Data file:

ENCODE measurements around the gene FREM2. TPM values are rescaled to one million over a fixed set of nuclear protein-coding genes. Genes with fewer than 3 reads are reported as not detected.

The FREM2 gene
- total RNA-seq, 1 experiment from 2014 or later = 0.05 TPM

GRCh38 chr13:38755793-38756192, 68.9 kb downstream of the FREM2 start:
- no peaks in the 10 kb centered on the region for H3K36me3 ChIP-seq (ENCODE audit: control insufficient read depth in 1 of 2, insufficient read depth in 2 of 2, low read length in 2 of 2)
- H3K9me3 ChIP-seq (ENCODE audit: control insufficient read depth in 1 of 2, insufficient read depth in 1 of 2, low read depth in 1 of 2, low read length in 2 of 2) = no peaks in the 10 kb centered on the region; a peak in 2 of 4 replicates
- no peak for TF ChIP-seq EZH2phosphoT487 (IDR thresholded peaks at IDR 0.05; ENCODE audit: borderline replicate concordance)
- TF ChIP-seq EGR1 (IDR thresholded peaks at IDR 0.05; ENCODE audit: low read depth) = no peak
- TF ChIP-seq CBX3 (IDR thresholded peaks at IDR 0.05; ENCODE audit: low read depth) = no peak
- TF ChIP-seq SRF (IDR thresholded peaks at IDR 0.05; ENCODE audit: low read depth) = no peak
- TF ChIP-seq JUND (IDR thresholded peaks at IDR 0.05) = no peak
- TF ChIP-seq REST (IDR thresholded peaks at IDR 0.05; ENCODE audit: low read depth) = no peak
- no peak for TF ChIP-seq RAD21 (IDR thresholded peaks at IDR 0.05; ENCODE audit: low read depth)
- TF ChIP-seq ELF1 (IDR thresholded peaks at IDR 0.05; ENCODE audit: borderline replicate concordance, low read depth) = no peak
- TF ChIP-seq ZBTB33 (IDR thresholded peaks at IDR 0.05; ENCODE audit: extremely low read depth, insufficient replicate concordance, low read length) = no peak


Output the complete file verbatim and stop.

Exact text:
ENCODE measurements around the gene FREM2. TPM values are rescaled to one million over a fixed set of nuclear protein-coding genes. Genes with fewer than 3 reads are reported as not detected.

The FREM2 gene
- total RNA-seq, 1 experiment from 2014 or later = 0.05 TPM

GRCh38 chr13:38755793-38756192, 68.9 kb downstream of the FREM2 start:
- no peaks in the 10 kb centered on the region for H3K36me3 ChIP-seq (ENCODE audit: control insufficient read depth in 1 of 2, insufficient read depth in 2 of 2, low read length in 2 of 2)
- H3K9me3 ChIP-seq (ENCODE audit: control insufficient read depth in 1 of 2, insufficient read depth in 1 of 2, low read depth in 1 of 2, low read length in 2 of 2) = no peaks in the 10 kb centered on the region; a peak in 2 of 4 replicates
- no peak for TF ChIP-seq EZH2phosphoT487 (IDR thresholded peaks at IDR 0.05; ENCODE audit: borderline replicate concordance)
- TF ChIP-seq EGR1 (IDR thresholded peaks at IDR 0.05; ENCODE audit: low read depth) = no peak
- TF ChIP-seq CBX3 (IDR thresholded peaks at IDR 0.05; ENCODE audit: low read depth) = no peak
- TF ChIP-seq SRF (IDR thresholded peaks at IDR 0.05; ENCODE audit: low read depth) = no peak
- TF ChIP-seq JUND (IDR thresholded peaks at IDR 0.05) = no peak
- TF ChIP-seq REST (IDR thresholded peaks at IDR 0.05; ENCODE audit: low read depth) = no peak
- no peak for TF ChIP-seq RAD21 (IDR thresholded peaks at IDR 0.05; ENCODE audit: low read depth)
- TF ChIP-seq ELF1 (IDR thresholded peaks at IDR 0.05; ENCODE audit: borderline replicate concordance, low read depth) = no peak
- TF ChIP-seq ZBTB33 (IDR thresholded peaks at IDR 0.05; ENCODE audit: extremely low read depth, insufficient replicate concordance, low read length) = no peak